This particular Tuesday evening I was honored to turn up at the Ahmanson for opening night of Something Rotten with some of the best of my girl crew: Zoë, Kaitlin and good old Brenda, bless her heart. This time I went for more of a country-chic look: pretty minimal makeup, with hair once again by the incredibly talented Michelle Burchelle. I received so many compliments on my hair that evening, and after three beyond successful opening night hairdos, I’m definitely obsessed. I want her to do my hair every day. I’m so spoiled by her art, and she is a true hair artist!
It was a to treat to watch this show after seeing Spamilton just a week earlier. Spamilton is a fantastic musical parody, while Something Rotten does a clever job of weaving America’s obsession with contemporary musicals into its own upbeat tunes. Personally it’s not my favorite style of humor, but I could understand why 1) a musical theatre person 2) a Shakespeare person or 3) a family could really get a kick out of this show. Although I do wonder if kids may be out of the loop on the jokes referencing Shakespeare or even the renaissance genre for that matter. There is definitely a market for this type of musical. I mean, obviously, CTG is running it for their holiday show at their largest venue. The show is ridiculous, but it’s very aware of that, beckoning you to join in its merriment. Brenda and I (we sat together in the mezzanine and I don’t know where Zoë and Kaitlin ended up) would have to say our favorite part was the tap/verse battle between Shakespeare and Nick Bottom. Their comedic timing balanced with the choreography was absolutely hilarious. Also, it would appear that everyone in the show was a pretty outstanding dancer, principals and chorus alike.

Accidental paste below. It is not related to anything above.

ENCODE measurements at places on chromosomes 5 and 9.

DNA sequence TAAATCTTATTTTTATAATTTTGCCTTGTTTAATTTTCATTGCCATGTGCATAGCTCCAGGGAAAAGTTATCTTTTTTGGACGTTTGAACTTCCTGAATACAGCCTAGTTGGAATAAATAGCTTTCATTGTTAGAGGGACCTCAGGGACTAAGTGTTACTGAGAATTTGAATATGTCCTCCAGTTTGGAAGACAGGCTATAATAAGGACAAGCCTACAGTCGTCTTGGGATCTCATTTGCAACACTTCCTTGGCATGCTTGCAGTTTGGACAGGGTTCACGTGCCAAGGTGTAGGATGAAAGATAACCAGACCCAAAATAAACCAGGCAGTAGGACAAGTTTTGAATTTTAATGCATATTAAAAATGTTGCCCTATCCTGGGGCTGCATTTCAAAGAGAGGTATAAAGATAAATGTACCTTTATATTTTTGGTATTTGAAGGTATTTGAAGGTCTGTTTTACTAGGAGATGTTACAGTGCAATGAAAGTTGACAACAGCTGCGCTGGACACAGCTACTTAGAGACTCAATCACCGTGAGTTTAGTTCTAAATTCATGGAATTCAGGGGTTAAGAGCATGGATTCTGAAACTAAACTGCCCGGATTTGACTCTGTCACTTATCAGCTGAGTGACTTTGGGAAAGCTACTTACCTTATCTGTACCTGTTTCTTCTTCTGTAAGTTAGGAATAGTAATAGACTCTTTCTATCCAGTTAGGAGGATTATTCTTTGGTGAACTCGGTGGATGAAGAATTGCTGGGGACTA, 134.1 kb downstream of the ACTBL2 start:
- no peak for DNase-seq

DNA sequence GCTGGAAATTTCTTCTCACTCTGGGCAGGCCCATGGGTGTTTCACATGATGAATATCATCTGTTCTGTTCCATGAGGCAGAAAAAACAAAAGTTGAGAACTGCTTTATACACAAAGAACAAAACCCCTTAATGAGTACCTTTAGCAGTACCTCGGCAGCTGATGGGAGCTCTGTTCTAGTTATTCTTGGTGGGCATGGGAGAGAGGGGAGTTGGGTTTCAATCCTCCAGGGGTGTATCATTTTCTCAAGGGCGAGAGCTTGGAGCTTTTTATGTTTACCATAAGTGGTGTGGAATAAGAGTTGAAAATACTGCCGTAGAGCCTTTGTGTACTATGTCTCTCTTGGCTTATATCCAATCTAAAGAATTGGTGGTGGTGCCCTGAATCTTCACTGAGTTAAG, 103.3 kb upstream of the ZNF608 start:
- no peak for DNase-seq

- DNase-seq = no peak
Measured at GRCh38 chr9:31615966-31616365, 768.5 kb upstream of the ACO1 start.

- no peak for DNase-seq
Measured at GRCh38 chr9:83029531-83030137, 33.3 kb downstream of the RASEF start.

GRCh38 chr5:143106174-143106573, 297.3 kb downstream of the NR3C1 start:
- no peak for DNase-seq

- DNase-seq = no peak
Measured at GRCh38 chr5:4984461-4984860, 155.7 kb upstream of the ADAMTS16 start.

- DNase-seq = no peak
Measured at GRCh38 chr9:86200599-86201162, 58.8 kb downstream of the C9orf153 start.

Despite that the stye of the show was not exactly my cup of tea, there is something to be said for the themes and ideas presented in this cooky story. As a playwright, I empathize with Nick Bottom's frustration with Shakespeare's popularity. He asks what it takes to be noticed, and to be seen. He asks if Shakespeare's work is really that good. I've definitely been there and asked myself what it takes to get a play noticed by someone with enough money to send it to another level. Nick ponders just how Shakespeare got so freaking popular, in a time where word traveled slow: no social media, no TV, no telephones. Life is so not fair. On an even weirder note, as I continue to fine tune the second draft of my full length play, I was inspired by the two comic love interests to strengthen the romance between my two romantic characters! The intensity of the necessary bond between Nigel and Portia was certainly unusual, but truthful, and caused me to realized how I needed more magnetism and undeniable chemistry between the two characters I am currently writing about.
It may not have the intensity and timeless reputation of a Shakespeare play, but it's certainly going to keep you giggling. Something Rotten runs at the Ahmanson through December 31st. If you’re looking for a fun, current show to escape from seasonal disorder for two hours, bring a friend and enjoy a generous helping of solid belly laughs.